The tree of happiness is a fitting subject for my latest ingredient obsession. So called because it was used in Chinese medicine to bring relief to the gloomy and grief-stricken, the Albizia tree could also give our skin something to feel upbeat about. I am starting to see it more frequently in anti-aging skincare and you should keep it on your radar. Here’s why.
Extracts of Albizia Julibrissin or Albizzia Lebbeck have an impact on one of the most important causes of aging, a process called glycation. Glucose is a vital cellular fuel, but it can also cause damage by randomly reacting with proteins and DNA. When this happens it is called glycation and it can have negative consequences. Glycated enzymes often fail to work as well as they should or a glycated protein may lose its shape and become unstable.
When it comes to the skin, glycation leads to cross-linking, which is the formation of chemical bridges between proteins or other large molecules. A material that undergoes cross-linking usually becomes harder, less elastic and has a tendency to tear or crack. Cross-linking equals wrinkled skin.
So where does Albizia come in? It can suppress glycemic activity (source) and it may also prevent sugar molecules from actually distorting the collagen proteins, but this is only according to a patent application. Frustratingly, although many skincare companies (such as AminoGenesis and Rhonda Allison) tout the glycation preventing abilities of the albizia tree, they are all pasting and copying the same text and there isn’t much in the way of published trials to back this up.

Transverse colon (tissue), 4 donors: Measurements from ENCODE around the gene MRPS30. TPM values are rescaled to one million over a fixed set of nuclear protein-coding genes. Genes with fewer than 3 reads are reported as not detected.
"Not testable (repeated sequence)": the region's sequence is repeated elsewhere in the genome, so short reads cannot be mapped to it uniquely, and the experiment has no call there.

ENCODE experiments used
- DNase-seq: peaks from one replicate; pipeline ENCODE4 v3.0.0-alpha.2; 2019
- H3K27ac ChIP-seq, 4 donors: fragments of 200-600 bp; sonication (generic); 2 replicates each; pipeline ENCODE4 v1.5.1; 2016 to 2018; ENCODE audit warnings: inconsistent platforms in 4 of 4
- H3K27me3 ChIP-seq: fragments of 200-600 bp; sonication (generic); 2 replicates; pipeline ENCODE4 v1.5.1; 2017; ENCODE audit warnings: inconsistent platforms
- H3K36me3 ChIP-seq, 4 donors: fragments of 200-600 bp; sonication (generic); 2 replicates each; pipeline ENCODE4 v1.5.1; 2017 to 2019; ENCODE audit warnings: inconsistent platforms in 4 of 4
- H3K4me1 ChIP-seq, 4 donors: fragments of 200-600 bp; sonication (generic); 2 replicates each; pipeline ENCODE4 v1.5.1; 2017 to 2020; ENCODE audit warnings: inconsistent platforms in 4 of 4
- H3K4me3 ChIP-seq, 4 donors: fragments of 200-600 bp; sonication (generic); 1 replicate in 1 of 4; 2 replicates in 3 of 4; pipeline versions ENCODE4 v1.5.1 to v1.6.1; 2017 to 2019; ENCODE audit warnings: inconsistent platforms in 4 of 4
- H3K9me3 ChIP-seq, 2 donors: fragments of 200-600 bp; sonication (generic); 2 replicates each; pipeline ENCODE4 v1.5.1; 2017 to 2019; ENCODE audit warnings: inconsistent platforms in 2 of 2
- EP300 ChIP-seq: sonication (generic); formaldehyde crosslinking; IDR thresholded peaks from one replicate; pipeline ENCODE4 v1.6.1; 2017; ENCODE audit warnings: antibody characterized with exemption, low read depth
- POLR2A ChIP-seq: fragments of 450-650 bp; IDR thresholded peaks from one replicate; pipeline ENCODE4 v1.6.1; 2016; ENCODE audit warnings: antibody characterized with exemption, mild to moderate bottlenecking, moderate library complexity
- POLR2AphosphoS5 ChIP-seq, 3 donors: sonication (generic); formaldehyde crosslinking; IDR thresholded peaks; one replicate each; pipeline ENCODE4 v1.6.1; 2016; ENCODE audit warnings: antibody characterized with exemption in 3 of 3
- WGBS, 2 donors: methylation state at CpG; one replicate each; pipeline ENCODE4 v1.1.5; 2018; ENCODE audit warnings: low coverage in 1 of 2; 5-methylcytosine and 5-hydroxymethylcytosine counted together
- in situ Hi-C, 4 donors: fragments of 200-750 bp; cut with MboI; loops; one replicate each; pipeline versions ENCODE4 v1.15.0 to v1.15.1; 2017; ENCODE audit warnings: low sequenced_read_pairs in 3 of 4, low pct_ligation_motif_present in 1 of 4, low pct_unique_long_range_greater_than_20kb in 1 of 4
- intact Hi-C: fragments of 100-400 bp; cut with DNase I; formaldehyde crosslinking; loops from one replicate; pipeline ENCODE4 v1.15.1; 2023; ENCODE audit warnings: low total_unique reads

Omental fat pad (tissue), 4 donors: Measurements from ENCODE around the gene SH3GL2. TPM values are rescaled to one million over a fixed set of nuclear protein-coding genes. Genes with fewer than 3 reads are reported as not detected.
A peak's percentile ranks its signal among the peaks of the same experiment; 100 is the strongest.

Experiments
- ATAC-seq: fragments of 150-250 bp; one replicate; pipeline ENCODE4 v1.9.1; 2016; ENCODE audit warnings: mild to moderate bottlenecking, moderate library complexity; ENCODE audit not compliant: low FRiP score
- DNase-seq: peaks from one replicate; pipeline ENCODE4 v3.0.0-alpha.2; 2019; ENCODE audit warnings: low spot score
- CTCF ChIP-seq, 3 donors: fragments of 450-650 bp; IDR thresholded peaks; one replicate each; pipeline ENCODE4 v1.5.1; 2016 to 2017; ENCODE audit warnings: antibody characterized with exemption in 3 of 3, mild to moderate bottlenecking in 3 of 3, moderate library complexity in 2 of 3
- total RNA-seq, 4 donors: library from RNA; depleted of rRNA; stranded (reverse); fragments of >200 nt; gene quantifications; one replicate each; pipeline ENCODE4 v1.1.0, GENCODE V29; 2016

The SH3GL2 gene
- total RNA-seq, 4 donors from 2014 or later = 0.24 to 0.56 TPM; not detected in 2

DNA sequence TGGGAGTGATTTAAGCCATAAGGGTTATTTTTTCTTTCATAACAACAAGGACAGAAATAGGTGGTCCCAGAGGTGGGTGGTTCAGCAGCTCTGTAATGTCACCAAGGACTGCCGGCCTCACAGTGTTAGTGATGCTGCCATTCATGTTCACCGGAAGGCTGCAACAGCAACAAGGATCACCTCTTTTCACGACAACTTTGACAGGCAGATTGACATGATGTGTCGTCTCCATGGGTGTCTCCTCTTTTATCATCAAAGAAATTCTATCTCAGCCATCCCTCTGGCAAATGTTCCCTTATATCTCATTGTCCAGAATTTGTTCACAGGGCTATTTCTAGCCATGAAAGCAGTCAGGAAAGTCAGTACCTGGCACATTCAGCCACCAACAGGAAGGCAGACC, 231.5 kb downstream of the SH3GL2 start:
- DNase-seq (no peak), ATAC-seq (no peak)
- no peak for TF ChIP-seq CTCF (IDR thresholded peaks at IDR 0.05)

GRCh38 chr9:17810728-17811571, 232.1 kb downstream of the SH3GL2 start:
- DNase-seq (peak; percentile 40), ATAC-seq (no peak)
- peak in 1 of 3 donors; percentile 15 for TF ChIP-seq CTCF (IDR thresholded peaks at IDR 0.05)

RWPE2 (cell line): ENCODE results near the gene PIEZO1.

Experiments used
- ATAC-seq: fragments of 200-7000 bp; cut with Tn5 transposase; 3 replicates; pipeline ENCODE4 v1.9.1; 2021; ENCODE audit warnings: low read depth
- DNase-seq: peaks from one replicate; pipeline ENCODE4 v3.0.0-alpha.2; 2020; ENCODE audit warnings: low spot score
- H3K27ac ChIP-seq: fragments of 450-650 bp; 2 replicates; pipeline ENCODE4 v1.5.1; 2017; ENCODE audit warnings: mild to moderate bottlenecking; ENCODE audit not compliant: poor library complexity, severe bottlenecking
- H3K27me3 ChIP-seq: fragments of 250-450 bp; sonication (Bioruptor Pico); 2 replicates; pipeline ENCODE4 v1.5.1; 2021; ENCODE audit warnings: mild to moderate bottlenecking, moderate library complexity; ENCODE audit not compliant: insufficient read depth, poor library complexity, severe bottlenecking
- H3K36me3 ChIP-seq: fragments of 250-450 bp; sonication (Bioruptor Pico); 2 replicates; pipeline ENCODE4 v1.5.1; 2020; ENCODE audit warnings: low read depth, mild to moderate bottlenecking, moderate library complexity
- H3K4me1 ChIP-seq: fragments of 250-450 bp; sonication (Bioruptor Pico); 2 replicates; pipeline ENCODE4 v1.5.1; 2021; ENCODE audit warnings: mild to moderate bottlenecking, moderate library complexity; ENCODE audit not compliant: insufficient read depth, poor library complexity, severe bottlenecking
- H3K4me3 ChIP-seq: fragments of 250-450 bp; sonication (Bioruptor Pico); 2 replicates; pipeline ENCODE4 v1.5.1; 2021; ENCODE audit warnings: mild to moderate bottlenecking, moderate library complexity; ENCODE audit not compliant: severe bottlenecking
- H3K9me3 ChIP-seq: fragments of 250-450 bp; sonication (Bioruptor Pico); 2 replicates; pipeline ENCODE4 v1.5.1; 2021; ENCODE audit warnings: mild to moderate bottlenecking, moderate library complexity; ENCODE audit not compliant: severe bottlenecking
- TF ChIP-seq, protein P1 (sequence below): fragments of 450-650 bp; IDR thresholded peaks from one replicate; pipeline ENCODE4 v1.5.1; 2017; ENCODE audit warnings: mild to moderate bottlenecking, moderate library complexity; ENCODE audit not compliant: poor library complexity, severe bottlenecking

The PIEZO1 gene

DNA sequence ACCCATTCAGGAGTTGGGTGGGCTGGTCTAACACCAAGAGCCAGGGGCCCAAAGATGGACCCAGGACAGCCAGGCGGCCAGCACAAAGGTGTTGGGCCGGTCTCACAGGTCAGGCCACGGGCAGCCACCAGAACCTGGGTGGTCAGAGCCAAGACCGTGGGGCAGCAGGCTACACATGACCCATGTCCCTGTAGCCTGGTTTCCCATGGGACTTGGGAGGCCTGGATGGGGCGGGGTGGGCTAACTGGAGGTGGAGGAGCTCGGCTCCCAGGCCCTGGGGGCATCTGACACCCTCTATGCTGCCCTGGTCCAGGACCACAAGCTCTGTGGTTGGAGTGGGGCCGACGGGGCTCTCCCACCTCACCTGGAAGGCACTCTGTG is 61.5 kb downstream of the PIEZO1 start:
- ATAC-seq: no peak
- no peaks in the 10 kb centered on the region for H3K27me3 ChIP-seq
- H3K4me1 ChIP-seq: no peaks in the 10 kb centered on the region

Happily, we are on firmer ground with some other important anti-aging and health benefits. Albizia is an extremely powerful antioxidant and has been shown to be effective against cancer (source). A study in the early aughts showed it to be six times stronger than L-ascorbic acid (vitamin C) at scavenging free radicals. And it is a strong anti-inflammatory according to this study.
You’ll find our happiness extract behind some new designer ingredients. One is Prodizia and it can be found in this form in the new MitoQ Crystal Brightening & Skin Correcting Serum ($155 in the shop), a face and under eye serum that incorporates this ingredient to combat dark under eye circles.
Another is Beautifeye, which couples it with darutoside and it can be found in Deciem NIOD Fractionated Eye Contour Concentrate ($68 in the shop). The makers of Beautifeye also make the anti-glycation claim saying that it reduces “capillary leakages and accumulation of glycotoxic pigments” as well as lifting lids and reducing lines and crow’s feet.